An industry source emphasized that car manufacturers prefer to stress full-stack self-development, but off-the-shelf chips cannot fully leverage the advantages of self-developed algorithms. Thus, powerful companies opt for customized chips to align with their proprietary algorithms. This underscores the need for automakers to possess robust capabilities in autonomous driving software and algorithms.

Notably, NIO has assembled a 300-member chip team, focusing on self-driving and LiDAR chips. XPeng’s chip team is developing high-computing power self-driving chips similar to Tesla’s FSD chip. Furthermore, Li Auto expanded its chip team and collaborated with Sanan Optoelectronics to establish a power semiconductor production line in Suzhou.

In contrast, traditional domestic auto manufacturers often commence their self-developed chip ventures with power semiconductors due to their higher onboard usage and relatively lower development complexity. Several carmakers have partnered with chip companies for mass production collaborations. Horizon Robotics, for instance, has signed mass production agreements with mainstream auto manufacturers like BYD, Great Wall, Li Auto, and Changan.

(Photo credit: Changan Automobile)


AMOLED Models to Reach 39% Penetration Rate in Smartphone Market in 2021 Owing to Competitive Prices for Mid-Range Segment, Says TrendForce

Among the various display technologies used for smartphones in 2021, AMOLED models are expected to account for a 39% penetration, thanks to smartphone brands’ increasing adoption of this technology, according to TrendForce’s latest investigations. In the entry-level and mid-range segments, the smartphone demand for a-Si LCD models remains strong, although this technology’s penetration rate is expected to undergo a slight decrease to 28%. On the other hand, LTPS LCD models are continuing to lose market share to competing technologies, resulting in a 33% penetration rate, while LTPS HD LCD models will occupy a growing share of this segment.

TrendForce indicates that smartphone brands’ procurement activities for components in 2H20 will persist throughout 2021 for two reasons: First, the industry on the whole expects demand for smartphones to ramp up considerably this year. Second, production capacities across the entire semiconductor supply chain have been tight, with some segments even showing severe shortage, thus prompting downstream clients such as smartphone brands to stock up on certain components in order to mitigate the potential risk associated with component shortages.

With regards to the development of smartphone display technologies, panel suppliers have been regaining client orders for rigid AMOLED panels through aggressive pricing since 2H20. Owing to increased adoption by smartphone brands this year, rigid AMOLED models are expected to maintain a strong market presence in the mid-range and premium mid-range segments. Flexible AMOLED models, on the other hand, will likely dominate the high-end and flagship segments. Going forward, AMOLED models will gradually cannibalize the market shares of LTPS LCD models in the mid-range and premium mid-range segments, in turn forcing LTPS LCD models into a lower price segment.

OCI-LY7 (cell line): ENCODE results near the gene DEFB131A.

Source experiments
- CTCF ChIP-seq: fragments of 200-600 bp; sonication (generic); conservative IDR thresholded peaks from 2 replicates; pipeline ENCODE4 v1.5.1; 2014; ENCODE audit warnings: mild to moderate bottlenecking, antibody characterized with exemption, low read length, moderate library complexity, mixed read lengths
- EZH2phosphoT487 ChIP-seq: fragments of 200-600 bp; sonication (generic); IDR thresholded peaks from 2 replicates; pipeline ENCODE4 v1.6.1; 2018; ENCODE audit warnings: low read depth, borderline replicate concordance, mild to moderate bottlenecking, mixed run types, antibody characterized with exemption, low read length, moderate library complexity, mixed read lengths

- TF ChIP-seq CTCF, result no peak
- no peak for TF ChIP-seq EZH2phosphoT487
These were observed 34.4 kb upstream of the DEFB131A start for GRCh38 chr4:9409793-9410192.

Market demand for entry-level and mid-range smartphones, especially for HD models, has remained strong since 2020, due to the impact of the COVID-19 pandemic. However, the supply of key components in these smartphones (including a-Si LCD panels as well as DDI and TDDI ICs) has been in shortage in light of the foundry industry’s tight production capacities. As prices of a-Si LCD panels and ICs spiked, panel suppliers saw this upturn as the perfect opportunity to fulfill the existing demand for a-Si products with LTPS products and in turn expend their production capacity for LTPD LCD panels. Smartphone brands began adopting a-Si HD and LTPS HD LCD panels interchangeably in an increasing number of models, thus giving TDDI ICs flexibility to be used in a greater number of compatible handsets.

At the moment, IC supply remains the greatest bottleneck in the overall smartphone supply chain; case in point, TDDI supply is tight to the point of shortage. TrendForce believes that two key factors will exert significant influence over the smartphone panel industry going forward: First, Chinese IC design companies are likely to obtain wafer input priorities in Chinese foundries thanks to government policies. These IC design companies may potentially experience considerable growth as a result and disrupt the predominant oligopoly of Taiwanese IC design companies in the smartphone panel market. Second, once the ongoing capacity expansion effort of Chinese foundries concludes, their additional production capacities will alleviate the current shortage of IC supplies, with IC prices subsequently entering a downward trajectory. As a result of lowered IC prices, the relationship between LTPS HD panels and a-Si HD panels will likely shift from complementary to competitive, with both product categories struggling for dominance in the HD smartphone model segment.

For more information on reports and market data from TrendForce’s Department of Display Research, please click here, or email Ms. Vivie Liu from the Sales Department at vivieliu@trendforce.com